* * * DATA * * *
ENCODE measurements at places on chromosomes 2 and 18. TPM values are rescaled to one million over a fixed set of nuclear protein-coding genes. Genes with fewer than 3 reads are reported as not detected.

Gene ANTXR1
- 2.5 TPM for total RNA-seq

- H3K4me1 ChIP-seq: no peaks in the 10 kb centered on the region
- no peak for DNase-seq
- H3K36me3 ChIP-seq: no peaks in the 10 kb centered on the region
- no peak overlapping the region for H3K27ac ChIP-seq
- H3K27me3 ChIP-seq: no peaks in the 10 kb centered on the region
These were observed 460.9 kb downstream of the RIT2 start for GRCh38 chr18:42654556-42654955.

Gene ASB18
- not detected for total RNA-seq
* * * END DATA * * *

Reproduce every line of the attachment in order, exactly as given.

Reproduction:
ENCODE measurements at places on chromosomes 2 and 18. TPM values are rescaled to one million over a fixed set of nuclear protein-coding genes. Genes with fewer than 3 reads are reported as not detected.

Gene ANTXR1
- 2.5 TPM for total RNA-seq

- H3K4me1 ChIP-seq: no peaks in the 10 kb centered on the region
- no peak for DNase-seq
- H3K36me3 ChIP-seq: no peaks in the 10 kb centered on the region
- no peak overlapping the region for H3K27ac ChIP-seq
- H3K27me3 ChIP-seq: no peaks in the 10 kb centered on the region
These were observed 460.9 kb downstream of the RIT2 start for GRCh38 chr18:42654556-42654955.

Gene ASB18
- not detected for total RNA-seq